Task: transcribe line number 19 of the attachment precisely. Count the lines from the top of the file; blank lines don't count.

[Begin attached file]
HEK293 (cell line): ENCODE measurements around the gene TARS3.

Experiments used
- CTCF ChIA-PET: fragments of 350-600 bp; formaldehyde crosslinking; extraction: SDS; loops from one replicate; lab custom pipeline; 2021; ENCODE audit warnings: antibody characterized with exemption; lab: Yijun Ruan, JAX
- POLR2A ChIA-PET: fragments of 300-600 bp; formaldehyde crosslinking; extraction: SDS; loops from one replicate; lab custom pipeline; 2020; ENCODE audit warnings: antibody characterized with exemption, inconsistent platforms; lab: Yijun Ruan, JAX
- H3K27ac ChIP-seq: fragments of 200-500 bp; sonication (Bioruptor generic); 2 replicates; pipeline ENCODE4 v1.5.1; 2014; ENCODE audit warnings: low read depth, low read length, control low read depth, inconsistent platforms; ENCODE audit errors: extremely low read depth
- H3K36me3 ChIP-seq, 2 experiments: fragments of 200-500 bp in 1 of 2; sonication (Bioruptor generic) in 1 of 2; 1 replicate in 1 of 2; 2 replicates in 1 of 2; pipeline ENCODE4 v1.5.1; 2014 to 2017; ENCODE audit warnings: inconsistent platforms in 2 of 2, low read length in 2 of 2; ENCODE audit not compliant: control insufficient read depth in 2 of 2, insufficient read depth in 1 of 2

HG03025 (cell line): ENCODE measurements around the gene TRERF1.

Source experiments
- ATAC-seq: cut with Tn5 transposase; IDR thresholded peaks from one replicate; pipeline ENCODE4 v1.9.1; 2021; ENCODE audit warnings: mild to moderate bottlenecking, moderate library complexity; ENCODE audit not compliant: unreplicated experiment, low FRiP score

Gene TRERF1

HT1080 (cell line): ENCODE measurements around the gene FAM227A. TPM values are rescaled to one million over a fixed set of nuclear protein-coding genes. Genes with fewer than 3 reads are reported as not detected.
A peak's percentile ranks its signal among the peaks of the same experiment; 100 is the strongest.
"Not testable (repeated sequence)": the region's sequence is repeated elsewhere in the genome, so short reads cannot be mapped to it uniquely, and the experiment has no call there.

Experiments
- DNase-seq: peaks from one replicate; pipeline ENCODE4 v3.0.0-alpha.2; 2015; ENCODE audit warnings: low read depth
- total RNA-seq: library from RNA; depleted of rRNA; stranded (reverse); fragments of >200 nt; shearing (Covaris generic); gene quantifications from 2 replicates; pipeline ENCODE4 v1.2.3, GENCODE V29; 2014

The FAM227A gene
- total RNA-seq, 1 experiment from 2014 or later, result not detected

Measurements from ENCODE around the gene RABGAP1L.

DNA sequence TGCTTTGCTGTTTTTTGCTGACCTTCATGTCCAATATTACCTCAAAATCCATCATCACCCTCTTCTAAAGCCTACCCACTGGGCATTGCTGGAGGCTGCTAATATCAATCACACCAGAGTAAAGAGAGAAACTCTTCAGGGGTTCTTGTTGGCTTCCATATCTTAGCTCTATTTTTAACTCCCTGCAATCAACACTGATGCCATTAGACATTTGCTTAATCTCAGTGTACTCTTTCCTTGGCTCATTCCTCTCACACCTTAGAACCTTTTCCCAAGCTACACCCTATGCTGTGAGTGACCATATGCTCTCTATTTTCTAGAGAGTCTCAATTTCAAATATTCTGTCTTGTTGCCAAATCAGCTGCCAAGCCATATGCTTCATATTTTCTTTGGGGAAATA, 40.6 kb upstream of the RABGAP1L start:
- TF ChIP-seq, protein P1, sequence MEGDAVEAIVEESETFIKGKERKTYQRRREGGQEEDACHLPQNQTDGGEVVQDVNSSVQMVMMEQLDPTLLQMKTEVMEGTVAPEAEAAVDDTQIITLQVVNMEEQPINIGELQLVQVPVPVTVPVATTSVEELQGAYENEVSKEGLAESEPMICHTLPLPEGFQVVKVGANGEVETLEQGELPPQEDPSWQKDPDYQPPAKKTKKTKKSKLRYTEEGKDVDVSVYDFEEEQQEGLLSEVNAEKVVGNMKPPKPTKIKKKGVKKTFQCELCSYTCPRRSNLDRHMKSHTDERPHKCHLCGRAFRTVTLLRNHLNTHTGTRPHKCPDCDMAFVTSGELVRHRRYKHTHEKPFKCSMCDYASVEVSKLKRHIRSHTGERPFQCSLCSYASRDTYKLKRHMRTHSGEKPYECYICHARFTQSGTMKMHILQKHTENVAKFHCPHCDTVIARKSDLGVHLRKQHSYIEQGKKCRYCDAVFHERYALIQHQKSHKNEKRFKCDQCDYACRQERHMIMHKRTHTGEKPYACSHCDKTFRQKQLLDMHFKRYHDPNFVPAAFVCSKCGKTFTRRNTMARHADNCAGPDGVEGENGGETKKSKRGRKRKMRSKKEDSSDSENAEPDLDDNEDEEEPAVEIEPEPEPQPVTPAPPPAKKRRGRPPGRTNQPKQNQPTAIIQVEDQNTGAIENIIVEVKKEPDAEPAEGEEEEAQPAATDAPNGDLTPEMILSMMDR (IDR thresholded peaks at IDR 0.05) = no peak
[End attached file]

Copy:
Measurements from ENCODE around the gene RABGAP1L.